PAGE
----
In the First Preface, after a discussion of the Highest Good as the principle by which “morality inevitably leads to religion” (AA 6:6, 6:8n), Kant turns to the respective roles of philosophical and biblical theology. That discussion then leads to a description of Religion as an “experiment” [Versuch] (6:10) whose purpose is to determine the “association” or “union” [Vereinigung] which may exist between biblical theology and the “pure philosophical doctrine of religion” (AA 6:10). The Second Preface builds on this idea and presents it as key to understanding the title of the work itself.3

In response to concerns raised about the meaning and “intention hidden behind” (AA 6:12) its title, Kant explains that Religion within [Innerhalb] the Boundaries [Grenzen] of Mere Reason is meant to express an embedding relationship between the wider sphere of “historical faith” and a narrower sphere of natural or rational religion.



1 The initial essay on evil was submitted to the Berlinische Monatsschrift in February 1792 and published in the April issue. The second essay was then submitted in the weeks following the publication of the first (AA 11:343). However, as Kant learned in June that it was denied an official imprimatur, he completed the remaining essays as one single volume, which was then submitted roughly two months later (AA 11:358). All four essays were thus completed within about a six-month period.

3 While many interpreters have held that the Religion is guided by two experiments, there are good textual grounds to think otherwise. For reasons discussed in Pasternack 2014 and 2017, we use “experiment” in the singular.

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N.o 6, Diciembre 2017, pp. 256-271 ISSN: 2386-7655

Doi: 10.5281/zenodo.1095821

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Hence, just as the First Preface more tersely presents the Religion as an “experiment” [Versuch] (AA 6:10, 6:12) whose purpose is to determine the “association” or “union” [Vereinigung] between traditional and rational religion, so Kant now, after clarifying the title’s meaning, uses the imagery of two embedded domains to describe the nature of his “experiment.”

Kant’s method can be divided into three steps: identify a particular ‘fragment’ of historical faith which is to be evaluated, hold that fragment “up to moral concepts,” and, finally, determine whether or not the fragment can “lead back” to the “pure rational system of religion” (AA 6:12). In other words, Kant’s experiment consists in identifying a particular Christian doctrine for consideration, examining it in light of various moral concepts, and if these concepts are aptly reflected in the doctrine, determining its “unity” or “compatibility” with the “pure rational system of religion” (AA 6:12).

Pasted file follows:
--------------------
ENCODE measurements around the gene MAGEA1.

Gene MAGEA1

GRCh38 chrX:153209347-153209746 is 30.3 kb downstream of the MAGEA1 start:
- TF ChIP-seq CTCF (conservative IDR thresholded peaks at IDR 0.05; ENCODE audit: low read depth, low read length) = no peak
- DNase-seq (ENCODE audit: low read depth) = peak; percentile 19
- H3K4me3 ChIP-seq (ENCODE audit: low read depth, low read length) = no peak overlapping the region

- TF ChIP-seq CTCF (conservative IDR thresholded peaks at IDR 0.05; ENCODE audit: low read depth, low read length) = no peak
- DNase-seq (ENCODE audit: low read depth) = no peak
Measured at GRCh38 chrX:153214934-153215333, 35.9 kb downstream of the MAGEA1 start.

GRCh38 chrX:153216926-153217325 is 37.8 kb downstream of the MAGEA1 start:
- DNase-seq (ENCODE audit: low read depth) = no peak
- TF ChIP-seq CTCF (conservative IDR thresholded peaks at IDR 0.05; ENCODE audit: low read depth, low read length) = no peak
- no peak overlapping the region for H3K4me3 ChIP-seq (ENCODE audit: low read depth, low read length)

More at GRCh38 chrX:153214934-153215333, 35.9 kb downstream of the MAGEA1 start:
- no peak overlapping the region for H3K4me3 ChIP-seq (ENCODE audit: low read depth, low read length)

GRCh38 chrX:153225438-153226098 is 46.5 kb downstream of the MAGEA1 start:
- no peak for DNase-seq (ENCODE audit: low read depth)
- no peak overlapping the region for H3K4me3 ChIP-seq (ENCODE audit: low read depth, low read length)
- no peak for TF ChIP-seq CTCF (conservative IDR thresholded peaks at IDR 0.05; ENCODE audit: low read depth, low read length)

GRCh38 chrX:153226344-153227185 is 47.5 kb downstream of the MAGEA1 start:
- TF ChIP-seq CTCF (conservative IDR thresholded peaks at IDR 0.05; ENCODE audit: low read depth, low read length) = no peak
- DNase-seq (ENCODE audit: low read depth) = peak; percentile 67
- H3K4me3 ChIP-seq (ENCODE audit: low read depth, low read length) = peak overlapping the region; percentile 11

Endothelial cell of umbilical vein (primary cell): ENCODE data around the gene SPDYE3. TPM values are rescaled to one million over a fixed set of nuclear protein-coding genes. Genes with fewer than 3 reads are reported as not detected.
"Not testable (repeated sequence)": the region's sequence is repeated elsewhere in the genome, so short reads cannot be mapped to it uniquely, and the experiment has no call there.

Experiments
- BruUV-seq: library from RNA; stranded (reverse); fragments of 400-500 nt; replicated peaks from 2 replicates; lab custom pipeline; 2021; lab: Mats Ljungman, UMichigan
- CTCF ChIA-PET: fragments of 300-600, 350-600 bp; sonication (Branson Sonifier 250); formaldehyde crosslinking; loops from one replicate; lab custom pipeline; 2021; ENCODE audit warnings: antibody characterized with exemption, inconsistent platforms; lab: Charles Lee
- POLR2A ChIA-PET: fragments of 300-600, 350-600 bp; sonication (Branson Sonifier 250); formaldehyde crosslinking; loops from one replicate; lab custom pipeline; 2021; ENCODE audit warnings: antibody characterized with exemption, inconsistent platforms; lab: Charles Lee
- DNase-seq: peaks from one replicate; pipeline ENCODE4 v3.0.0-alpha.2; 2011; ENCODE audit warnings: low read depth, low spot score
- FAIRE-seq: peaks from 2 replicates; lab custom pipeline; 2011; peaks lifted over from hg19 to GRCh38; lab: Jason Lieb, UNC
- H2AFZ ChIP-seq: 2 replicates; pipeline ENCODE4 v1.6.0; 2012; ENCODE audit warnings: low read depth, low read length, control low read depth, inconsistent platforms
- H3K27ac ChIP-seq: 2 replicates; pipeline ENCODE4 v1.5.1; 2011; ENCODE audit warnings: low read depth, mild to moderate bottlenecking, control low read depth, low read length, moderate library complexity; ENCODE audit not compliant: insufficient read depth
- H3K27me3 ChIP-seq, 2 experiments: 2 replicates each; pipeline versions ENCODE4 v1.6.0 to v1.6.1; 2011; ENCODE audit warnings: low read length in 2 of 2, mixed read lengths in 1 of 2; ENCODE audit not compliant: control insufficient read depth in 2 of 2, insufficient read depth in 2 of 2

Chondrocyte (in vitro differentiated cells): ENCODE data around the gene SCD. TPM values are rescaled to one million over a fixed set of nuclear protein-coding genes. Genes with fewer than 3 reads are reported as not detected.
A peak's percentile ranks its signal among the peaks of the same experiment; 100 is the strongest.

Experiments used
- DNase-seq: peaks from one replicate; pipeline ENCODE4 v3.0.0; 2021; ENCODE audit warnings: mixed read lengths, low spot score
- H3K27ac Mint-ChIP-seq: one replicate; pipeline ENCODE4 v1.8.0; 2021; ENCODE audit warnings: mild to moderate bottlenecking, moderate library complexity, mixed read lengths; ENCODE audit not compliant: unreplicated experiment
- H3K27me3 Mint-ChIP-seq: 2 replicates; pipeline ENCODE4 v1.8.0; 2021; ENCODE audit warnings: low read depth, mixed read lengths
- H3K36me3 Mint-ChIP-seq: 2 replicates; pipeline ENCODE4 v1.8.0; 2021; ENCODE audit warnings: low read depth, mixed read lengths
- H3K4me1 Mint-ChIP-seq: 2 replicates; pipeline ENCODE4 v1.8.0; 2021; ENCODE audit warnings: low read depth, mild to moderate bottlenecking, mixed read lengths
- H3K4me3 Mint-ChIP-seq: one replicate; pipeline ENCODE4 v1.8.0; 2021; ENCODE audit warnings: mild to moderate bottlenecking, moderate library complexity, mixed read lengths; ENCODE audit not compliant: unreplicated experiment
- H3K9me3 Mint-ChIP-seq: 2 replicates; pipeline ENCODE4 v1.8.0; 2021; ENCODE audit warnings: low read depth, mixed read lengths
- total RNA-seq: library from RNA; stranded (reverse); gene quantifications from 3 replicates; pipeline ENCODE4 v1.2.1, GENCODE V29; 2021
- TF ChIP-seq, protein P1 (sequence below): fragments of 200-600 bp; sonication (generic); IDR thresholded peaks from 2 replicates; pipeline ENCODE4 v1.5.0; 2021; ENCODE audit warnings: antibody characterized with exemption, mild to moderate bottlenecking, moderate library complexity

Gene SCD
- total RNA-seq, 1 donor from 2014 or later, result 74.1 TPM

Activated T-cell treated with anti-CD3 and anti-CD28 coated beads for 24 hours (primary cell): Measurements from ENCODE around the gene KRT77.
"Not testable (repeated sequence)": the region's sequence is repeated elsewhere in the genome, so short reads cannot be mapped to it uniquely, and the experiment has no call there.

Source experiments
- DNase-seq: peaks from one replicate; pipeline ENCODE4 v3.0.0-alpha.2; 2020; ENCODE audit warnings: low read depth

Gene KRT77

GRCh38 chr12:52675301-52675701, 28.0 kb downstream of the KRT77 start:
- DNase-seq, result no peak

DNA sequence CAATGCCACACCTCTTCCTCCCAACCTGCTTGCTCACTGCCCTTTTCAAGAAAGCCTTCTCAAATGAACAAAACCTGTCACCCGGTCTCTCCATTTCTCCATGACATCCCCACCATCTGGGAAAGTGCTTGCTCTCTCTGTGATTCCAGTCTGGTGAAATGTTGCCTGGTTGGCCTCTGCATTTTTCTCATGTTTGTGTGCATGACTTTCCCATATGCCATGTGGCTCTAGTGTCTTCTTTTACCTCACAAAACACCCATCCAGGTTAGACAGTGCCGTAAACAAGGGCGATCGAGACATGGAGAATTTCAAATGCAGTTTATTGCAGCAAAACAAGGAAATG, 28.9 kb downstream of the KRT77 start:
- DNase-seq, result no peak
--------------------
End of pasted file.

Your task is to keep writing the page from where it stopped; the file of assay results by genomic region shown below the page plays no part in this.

We will illustrate Kant’s procedure with various examples as we move forward, but first, we would like to note that the experiment of the Religion does not merely compare historical faith and rational religion in order to catalog their points of “unity”—it is also testing or evaluating Christian doctrine by way of this comparison. Although a few years later Kant responded to a royal rescript by claiming that Religion “make[s] no appraisal of Christianity” (AA 7:8), it is undeniable that the text is replete with evaluative language. For example, both in the Second Preface and throughout the book, Kant presents the religion of reason as “genuine [eigentliche] religion” (AA 6:12, see also: 6:112, 6:123n, 6:153) and contrasts it with mere “cult.” The suggestion is clear: to the extent that a historical doctrine coheres with rational religion, it is part of “genuine religion”; to the extent it falls outside those boundaries, it is either superfluous or dangerous, since it belongs to a “religion of rogation” (empty ritual) whose aim is to curry favor with God as substitute for our moral labor. In fact, Kant compares the two religious spheres with “oil and water” and expects that through his experiment the “purely moral religion (the religion of reason) [will] float to the top” (AA 6:13).